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    @talalrulez, I understand your viewpoint here, knowing that you're a religious person. But would you agree that this idea – that god tries to enforce an objective morality upon us – is based entirely on faith? I mean even if there is such a thing as an objective morality, how can you definitively prove with evidence and logical arguments that it's god who gave us these moral rules. We can't just say "objectivity requires an objectivity giver" without falling into some sort of logical fallacies such as the god-of-the-gaps or the argument from ignorance. I know that I'm joining the discussion a little bit late, and much of what I'm gonna say in this post has already been mentioned by other posters, but I just want to shout out what I have in my mind anyway. @ILoveJesus, I think most people would reject your 1st premise and have a serious problem with your 2nd one. For premise 1, you said that "if god doesn't exist, then it's all just a matter of human opinion that holds no objective values". But isn't that an argument from ignorance/incredulity? Just because you can't think of any other reasons for objective morality doesn't mean such reasons don't exist. How can humans have objective morality (if such a thing exists) is a difficult question and arguably have no definitive answers. One might approach this from different perspectives: from philosophy as in Kant's categorical imperative, from biology through Richard Dawkins' selfish genes idea, or from the human rights perspective which may argue that our conscience came from the experience with the atrocities that happened during WWII. Still, whatever the ultimate reasons are, it's just not convincing to simply state that objectivity is an evidence for god without giving more thoughts to endless of other possibilities. Moreover, saying that "without god, all we have is human opinion" is completely unfair. If you take any moral philosophy class in university, you'll notice that most discussions there are based on reasons, logic, and facts, rather than just "human opinion". One way that you can prove your 1st premise is to show us how God communicates these objective moral values to humans. Of course, the obvious way might be through the religious books (Bible, Quran, …). But the problem with these books is that they contain so many moral contradictions, and none of their moral claims can be qualified as objective morality. "You shall not steal", well guess what, if your family is starving to death, stealing might actually be the right thing to do. "Homosexuality is morally wrong", needless to say, this is just a wrong statement, especially nowadays when many countries have accepted gay marriages. "Killing an innocent is wrong" might sound objective at first, but only if the world would be this simple. In reality, it's very difficult to judge who is the innocent one (here, I'm thinking about the US drone strikes, which targeted the terrorists, but also have killed many innocent civilians during the process). Let me also use the famous trolley problem as an example here. Say one side of the track is your family, and the other side of the track is an innocent stranger. Would you deflect the train so that it kills your family instead of the innocent stranger? a deontologist might think otherwise because to him, saving one's family is a moral obligation. All of these examples are to show that religious books don't have any set of objective morality, not to mention some of the immorality encouraged by the books, like stoning people to death because of adultery, etc Another way that you can prove your 1st premise is to say that god is an incredibly powerful being and thus can magically put objective morality into our head without us knowing. Fair enough. But then why didn't god do this sooner? so that humanity can avoid having to experience so much killings in the past, so that the Holocaust wouldn't have taken place, and Jesus wouldn't have to sacrifice himself for the sins of people. Here, you might argue that god gives us objective morality, but does not force it upon us because god also wants humans to have free-will. Fine, fair enough. But doesn't that require a huge amount of faith in order to believe that to be true? How can you prove that god gave us objective morality without taking a leap of faith? Since your argument is formulated as a logical syllogism, you cannot use faith as a tool to validate the argument. Now, much of the discussions in the previous posts have been about the 2nd premise – a debate about whether morality is objective or subjective. On this issue, I have to say that I'm completely neutral. But that doesn't matter because, as @azara and @tim9800 have rightly pointed out, whether objective morality exists or not, the 1st premise is still wrong since there is no connection between the existence of objective morality and the existence of god. @ILoveJesus, the thing that troubles me most about your argument is that you're claiming as if you've definitively proven that some moral values are objective in nature. When the other posters asked you for proof, you simply stated that "human's conscience and moral experience tell us why the Holocaust is objectively wrong". But isn't that a contradiction? because human's conscience and moral experience are influenced by our subjective self. If you disagree, then you must be claiming that human's conscience is objective. But here lies another problem. Earlier you said that some (if not most) moral issues are subjective in nature. But then how can our objective conscience lead us to a subjective conclusion for these moral issues? In other words, if our moral experience and conscience are objective and absolute, then from your point of view, it follows that all moral issues must be objective in nature. This is to show that using human conscience as a proof for an objective morality is incorrect and totally not convincing.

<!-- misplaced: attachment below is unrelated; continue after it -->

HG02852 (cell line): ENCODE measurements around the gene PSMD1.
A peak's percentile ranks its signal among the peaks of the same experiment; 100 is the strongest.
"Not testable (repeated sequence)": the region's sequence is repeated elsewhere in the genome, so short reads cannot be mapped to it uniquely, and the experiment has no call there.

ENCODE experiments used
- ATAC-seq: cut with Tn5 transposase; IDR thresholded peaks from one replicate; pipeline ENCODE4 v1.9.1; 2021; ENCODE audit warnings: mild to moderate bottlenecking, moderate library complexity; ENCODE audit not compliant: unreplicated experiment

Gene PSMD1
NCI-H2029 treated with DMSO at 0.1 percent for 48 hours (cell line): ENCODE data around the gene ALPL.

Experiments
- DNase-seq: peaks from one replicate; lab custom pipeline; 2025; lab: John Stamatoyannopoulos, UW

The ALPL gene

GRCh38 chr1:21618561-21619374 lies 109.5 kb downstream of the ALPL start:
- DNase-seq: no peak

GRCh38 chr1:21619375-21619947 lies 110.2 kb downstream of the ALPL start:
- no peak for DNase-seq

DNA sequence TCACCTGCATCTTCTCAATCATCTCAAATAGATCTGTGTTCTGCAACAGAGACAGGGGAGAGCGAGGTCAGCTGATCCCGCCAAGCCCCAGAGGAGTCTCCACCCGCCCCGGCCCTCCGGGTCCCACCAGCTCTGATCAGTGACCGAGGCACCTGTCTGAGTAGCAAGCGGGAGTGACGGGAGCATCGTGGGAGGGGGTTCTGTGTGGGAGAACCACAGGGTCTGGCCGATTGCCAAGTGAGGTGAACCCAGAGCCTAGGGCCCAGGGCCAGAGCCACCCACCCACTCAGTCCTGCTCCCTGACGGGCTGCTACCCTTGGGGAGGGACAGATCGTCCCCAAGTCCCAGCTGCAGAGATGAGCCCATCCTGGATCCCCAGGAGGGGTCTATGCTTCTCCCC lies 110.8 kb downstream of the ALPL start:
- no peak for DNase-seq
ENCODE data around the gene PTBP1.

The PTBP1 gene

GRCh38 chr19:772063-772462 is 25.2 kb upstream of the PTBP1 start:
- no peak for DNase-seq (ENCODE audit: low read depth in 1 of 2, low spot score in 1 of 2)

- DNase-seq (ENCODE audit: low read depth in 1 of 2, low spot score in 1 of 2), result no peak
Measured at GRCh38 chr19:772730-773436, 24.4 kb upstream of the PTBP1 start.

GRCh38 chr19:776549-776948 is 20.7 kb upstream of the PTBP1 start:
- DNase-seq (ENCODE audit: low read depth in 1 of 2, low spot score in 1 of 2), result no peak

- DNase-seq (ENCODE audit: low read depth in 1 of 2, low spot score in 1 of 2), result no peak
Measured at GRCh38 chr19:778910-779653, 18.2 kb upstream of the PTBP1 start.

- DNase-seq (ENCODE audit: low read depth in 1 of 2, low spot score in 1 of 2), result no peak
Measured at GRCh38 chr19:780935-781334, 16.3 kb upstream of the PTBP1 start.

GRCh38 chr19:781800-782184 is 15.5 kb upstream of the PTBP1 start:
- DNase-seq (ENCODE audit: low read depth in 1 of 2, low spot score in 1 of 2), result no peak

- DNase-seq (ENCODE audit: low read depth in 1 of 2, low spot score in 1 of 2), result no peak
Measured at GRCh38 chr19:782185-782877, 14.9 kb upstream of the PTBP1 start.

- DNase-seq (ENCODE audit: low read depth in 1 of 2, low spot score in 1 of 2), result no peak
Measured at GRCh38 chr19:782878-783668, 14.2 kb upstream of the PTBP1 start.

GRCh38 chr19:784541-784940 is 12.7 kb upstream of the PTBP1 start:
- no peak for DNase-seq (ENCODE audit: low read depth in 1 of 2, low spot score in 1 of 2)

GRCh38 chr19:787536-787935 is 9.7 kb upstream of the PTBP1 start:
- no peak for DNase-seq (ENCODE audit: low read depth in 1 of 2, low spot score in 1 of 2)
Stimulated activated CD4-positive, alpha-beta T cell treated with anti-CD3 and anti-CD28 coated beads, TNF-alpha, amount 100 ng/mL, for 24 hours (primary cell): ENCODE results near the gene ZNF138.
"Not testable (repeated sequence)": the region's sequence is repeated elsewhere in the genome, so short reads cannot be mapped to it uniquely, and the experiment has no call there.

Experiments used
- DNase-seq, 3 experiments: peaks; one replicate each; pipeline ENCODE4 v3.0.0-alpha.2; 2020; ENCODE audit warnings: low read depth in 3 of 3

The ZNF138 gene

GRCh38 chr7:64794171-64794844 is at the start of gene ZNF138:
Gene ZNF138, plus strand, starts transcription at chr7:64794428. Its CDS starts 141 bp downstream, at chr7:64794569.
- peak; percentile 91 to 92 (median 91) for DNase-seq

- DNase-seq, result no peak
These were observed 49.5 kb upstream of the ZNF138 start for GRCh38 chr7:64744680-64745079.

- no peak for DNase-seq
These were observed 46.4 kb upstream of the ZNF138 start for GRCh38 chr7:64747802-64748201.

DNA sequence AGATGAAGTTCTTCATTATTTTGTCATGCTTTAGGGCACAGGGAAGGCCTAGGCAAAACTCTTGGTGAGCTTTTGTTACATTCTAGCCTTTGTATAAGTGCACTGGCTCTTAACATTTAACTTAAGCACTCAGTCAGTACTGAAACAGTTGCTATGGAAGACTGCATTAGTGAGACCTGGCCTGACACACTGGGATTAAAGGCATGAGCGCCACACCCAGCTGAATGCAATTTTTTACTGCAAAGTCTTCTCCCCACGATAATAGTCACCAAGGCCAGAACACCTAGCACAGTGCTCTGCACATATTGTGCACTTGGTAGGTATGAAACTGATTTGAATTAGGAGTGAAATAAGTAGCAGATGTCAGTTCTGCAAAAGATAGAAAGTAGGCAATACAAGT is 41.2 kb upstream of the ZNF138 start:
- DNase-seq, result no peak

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    While in perfect economic terms, it does make some degree of logical sense to lower taxes on the rich it fails to work in the real world. The U.S. has done this twice that I can think of, once in the 20's and once in the 80's. The deregulation in the 20's led to the stock market crash and the great depression. The one in the 80's is colloquially called Reaganomics. It's trickle down theory, exactly what you describe (lower taxes on the upper class that will benefit the everybody). 30+ years later we are still waiting for that trickle down. The problem, in my opinion, is that this form of economics requires the capitalist to act not out of self-interest. A lack of taxes allows the capitalist no incentive to put money back into his company in the form of paying workers, etc. Starting in about the 30's to the 70's U.S. tax rates were high on the upper class. The result? We built an interstate, sent a man to the moon, increased the mass production of household items we take for granted today and other stuff. In short, life was pretty good. The higher tax rates forced companies to invest back into their company and hire workers. Also, the additional tax revenue allowed for building things like the interstate system.